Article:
Java Programming
Principles of Software Design

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Below are the top discussions from Reddit that mention this online Coursera course from Duke University.

Solve real world problems with Java using multiple classes.

Programming Principles Interfaces Software Design Java Programming

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Taught by
Robert Duvall
Lecturer
and 3 more instructors

Offered by
Duke University

Reddit Posts and Comments

0 posts • 4 mentions • top 3 shown below

r/WGU_CompSci • post
35 points • Aleriya
WGU CS Free Study Resources

I'm putting together a list of free resources for WGU CS students, especially for those looking to study ahead before starting the program. Please let me know if you'd recommend any resources to add to the list.

Calc 1

Discrete Math 1

Data Structures and Algorithms

Software 1-2 (Java)

Unofficial:

Computer Architecture

r/UIUC • comment
1 points • 6prometheus7

It’s kinda hard to just learn without getting the feedback that you get by taking the course and going to code review. Basically what I learned from the class is that everything should be clear and easy to understand (if not it needs comments but you can’t over-comment either), all variables and methods need to be named completely appropriately, and all methods should be modularized and and only do one thing. Also only give user control or access to variables and methods that he will use otherwise you have to perform unit tests we used junit you can learn about that online. I found a link to a coursera course that looks kinda applicable if you want. https://www.coursera.org/learn/java-programming-design-principles. Also you can look at official github repositories for big projects to get an overiview although some of them don’t give af about design so you have to be careful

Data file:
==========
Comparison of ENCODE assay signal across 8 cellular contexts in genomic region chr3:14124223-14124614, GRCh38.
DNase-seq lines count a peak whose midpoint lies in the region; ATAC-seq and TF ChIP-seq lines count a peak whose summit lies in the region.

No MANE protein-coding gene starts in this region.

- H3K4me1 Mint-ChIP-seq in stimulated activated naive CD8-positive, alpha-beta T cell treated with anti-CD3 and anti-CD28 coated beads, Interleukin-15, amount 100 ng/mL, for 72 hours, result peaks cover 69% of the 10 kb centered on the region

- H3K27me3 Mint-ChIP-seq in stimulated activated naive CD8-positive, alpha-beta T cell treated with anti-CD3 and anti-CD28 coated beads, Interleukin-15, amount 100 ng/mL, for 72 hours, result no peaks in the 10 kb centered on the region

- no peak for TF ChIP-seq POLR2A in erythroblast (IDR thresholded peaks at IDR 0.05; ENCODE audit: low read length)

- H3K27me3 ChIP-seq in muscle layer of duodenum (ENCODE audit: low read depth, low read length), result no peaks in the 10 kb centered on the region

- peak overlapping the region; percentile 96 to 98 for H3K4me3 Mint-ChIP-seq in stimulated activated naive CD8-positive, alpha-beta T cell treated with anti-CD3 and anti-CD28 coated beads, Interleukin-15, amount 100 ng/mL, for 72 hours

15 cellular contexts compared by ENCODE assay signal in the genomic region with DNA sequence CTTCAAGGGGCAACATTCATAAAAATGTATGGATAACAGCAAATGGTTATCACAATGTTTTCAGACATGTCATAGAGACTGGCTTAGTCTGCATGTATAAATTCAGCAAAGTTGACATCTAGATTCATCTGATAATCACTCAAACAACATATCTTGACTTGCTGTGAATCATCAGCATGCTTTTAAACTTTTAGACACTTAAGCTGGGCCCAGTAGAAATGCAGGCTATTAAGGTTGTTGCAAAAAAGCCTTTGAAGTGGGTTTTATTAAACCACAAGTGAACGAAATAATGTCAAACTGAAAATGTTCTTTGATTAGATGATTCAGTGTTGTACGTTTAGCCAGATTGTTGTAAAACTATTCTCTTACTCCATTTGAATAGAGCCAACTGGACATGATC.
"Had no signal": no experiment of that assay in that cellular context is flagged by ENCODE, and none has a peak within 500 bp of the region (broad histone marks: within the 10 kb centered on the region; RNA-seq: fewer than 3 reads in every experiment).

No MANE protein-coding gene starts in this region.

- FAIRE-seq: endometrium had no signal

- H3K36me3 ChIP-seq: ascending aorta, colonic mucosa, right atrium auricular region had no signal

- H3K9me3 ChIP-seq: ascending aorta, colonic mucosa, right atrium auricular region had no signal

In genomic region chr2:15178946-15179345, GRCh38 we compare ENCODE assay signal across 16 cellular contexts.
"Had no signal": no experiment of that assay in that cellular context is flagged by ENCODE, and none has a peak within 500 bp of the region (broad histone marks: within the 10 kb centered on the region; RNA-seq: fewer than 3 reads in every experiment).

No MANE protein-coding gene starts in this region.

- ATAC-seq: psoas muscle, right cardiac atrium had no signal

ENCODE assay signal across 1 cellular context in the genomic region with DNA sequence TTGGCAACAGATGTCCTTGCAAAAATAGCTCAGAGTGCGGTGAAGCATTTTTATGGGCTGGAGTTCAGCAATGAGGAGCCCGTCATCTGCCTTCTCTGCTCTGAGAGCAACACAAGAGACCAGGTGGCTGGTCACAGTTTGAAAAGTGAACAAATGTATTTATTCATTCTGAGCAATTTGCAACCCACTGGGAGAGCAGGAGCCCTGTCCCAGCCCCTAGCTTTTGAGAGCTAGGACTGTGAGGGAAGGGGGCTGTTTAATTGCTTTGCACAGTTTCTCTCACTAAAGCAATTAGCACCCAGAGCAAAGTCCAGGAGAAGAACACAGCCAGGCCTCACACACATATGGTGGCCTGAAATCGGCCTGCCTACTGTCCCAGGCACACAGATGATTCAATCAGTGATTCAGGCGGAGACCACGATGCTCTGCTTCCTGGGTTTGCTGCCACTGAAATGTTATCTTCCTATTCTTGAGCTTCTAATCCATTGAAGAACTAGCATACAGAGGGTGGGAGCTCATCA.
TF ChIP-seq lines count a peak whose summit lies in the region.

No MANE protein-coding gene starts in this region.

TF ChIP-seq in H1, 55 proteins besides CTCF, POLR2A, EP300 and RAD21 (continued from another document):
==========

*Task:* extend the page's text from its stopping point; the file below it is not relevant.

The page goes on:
r/learnprogramming • comment
1 points • shhh-quiet

There are countless places online to learn about this. Probably numerous MOOCs that teach OOP and probably Java. Here is one possibility, I have no idea how it compares to others, that's just from a quick google search.

A few things I'd also highly recommend you spend some time wrestling with, after you learn some of the basics of Java:

SOLID principles (wiki (article)

Software design patterns (wiki) (java examples)

(Keep in mind that the design patterns should not be overzealously used. A lot of people go nuts trying to wedge them into every solution, as if they'll reach Nirvana if only they combine the right design patterns the right way. 80-20 rule comes to mind here, as well as using the right tool for the job, and KISS principle. Do what is most effective given what the problem actually demands. This doesn't mean take shortcuts on writing clean code, though.)